Continuing its campaign to educate employees about their rights, the National Labor Relations Board (NLRB) yesterday launched a public webpage that explains the rights of employees (union or non-union) to engage in concerted activity under the National Labor Relations Act (NLRA). The launch of this webpage follows shortly on the heels of a ruling by a South Carolina federal court that struck down the NLRB’s requirement that employers post a notice of employee rights under the NLRA.

In addition to providing a description of protected concerted activity, the page recites recent Board cases involving such activity and identifies them by geographic location. These cases include examples involving a construction crew fired after refusing to work in the rain near exposed electrical wires, a customer service representative who lost her job after discussing her wages with a coworker, an engineer at a vegetable packing plant fired after reporting safety concerns affecting other employees, a paramedic fired after posting work-related grievances on Facebook, and poultry workers fired after discussing their grievances with a newspaper reporter. In each instance, the Board has indicated that the involved conduct is protected by the NLRA and that firing employees for engaging in such conduct violates the NLRA.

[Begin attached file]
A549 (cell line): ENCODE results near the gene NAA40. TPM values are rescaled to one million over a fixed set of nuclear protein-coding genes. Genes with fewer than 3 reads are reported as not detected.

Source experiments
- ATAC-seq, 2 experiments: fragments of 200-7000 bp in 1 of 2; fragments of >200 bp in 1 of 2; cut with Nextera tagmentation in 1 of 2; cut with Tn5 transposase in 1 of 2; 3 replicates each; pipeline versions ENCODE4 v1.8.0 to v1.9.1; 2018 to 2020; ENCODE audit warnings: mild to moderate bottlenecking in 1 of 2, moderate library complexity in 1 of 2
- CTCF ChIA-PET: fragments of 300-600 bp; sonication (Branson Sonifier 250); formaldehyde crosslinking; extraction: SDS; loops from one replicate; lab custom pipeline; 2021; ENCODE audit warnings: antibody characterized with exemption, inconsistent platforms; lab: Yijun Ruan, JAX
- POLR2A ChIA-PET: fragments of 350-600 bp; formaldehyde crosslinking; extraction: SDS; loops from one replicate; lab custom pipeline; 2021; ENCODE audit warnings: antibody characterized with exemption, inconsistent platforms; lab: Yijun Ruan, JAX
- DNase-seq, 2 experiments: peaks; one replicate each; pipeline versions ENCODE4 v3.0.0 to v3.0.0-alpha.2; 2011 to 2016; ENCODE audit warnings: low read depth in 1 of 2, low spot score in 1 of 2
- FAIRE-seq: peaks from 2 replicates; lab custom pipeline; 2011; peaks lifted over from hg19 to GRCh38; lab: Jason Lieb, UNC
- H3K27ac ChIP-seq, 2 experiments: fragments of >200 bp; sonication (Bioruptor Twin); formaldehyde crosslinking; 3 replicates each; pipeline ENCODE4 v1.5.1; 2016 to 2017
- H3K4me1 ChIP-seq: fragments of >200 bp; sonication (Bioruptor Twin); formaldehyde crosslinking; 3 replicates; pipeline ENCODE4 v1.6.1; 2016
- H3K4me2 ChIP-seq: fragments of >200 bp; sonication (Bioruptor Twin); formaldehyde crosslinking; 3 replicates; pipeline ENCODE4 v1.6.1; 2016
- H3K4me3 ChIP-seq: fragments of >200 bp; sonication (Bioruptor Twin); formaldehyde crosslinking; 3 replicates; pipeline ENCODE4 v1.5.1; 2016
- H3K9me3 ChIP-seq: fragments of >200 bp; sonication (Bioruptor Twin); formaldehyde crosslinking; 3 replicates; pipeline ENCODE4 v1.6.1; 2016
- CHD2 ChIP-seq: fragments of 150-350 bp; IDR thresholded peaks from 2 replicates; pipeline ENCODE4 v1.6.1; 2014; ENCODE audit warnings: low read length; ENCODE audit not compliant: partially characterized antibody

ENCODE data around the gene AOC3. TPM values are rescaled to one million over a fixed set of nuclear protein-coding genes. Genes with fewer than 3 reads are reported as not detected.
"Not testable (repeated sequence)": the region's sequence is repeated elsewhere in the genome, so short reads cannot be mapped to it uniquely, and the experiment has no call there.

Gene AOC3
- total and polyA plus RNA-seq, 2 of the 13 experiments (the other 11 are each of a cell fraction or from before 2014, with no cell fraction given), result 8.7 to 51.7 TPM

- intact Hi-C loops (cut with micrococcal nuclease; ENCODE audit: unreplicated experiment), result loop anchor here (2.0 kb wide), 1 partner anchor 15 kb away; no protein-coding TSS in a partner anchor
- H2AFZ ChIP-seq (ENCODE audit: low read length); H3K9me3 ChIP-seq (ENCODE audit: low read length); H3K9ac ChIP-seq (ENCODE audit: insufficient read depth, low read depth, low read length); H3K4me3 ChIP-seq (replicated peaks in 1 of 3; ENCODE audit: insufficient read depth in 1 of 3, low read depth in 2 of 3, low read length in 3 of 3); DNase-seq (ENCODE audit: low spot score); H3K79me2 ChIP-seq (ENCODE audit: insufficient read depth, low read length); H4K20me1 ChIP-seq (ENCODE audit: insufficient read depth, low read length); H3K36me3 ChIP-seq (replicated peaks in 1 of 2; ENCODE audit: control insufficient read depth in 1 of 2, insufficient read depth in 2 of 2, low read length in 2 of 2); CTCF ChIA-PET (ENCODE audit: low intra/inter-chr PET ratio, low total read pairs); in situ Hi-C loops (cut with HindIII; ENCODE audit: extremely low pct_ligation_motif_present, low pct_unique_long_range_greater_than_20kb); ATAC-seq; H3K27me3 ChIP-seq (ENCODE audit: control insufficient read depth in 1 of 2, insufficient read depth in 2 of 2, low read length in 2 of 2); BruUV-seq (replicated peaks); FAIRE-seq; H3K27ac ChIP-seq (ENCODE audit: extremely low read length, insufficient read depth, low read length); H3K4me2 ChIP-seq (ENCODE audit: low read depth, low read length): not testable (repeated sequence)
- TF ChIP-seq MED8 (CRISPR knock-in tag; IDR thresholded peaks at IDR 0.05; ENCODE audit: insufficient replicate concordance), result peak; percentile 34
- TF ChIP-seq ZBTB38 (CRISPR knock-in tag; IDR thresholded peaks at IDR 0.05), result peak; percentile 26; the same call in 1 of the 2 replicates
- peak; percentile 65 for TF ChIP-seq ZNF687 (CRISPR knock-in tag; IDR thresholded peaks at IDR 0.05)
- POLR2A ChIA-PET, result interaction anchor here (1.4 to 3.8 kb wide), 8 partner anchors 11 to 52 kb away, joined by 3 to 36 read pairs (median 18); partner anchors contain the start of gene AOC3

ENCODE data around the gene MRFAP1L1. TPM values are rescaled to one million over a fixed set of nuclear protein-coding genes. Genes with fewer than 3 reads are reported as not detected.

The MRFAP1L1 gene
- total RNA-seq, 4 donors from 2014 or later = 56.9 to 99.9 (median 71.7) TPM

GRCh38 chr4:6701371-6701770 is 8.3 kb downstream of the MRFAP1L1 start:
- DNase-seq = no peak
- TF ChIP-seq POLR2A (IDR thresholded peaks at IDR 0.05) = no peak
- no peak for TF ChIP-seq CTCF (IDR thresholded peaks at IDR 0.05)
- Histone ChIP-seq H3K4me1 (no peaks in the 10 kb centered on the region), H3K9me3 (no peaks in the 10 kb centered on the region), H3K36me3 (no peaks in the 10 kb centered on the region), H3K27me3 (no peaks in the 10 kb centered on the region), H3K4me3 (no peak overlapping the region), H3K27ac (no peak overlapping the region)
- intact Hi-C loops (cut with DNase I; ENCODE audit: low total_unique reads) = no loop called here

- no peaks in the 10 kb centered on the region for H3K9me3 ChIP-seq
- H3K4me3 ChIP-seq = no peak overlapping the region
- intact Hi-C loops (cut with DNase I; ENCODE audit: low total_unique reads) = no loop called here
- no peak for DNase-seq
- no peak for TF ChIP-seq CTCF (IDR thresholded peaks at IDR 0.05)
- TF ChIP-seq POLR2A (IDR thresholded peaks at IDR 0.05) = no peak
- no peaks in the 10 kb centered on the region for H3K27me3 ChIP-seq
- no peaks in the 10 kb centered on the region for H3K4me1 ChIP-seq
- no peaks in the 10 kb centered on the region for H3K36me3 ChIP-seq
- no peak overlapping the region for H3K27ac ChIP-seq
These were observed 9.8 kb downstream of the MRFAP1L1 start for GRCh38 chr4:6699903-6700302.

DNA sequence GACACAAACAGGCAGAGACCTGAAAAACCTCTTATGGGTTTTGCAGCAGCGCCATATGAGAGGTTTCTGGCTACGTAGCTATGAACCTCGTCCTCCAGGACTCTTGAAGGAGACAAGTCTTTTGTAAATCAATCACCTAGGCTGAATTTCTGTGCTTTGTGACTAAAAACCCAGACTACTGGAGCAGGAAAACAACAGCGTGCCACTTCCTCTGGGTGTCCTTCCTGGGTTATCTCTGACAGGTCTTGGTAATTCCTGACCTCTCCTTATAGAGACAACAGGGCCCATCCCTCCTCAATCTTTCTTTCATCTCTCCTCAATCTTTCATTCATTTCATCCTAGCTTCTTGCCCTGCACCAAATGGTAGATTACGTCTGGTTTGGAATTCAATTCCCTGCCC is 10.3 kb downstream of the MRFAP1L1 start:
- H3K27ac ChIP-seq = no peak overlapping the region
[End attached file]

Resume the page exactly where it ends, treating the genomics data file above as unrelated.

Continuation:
As was prudent in the face of the now-defunct NLRB posting requirement, employers should review their employment policies to ensure compliance with the NLRA. Employers also should train managers regarding the requirements of the NLRA specifically relating to protected concerted activity. Finally, employers should consider implementing employee education programs and reminding employees of the internal complaint procedures available to them.

The NLRB’s new webpage can be found at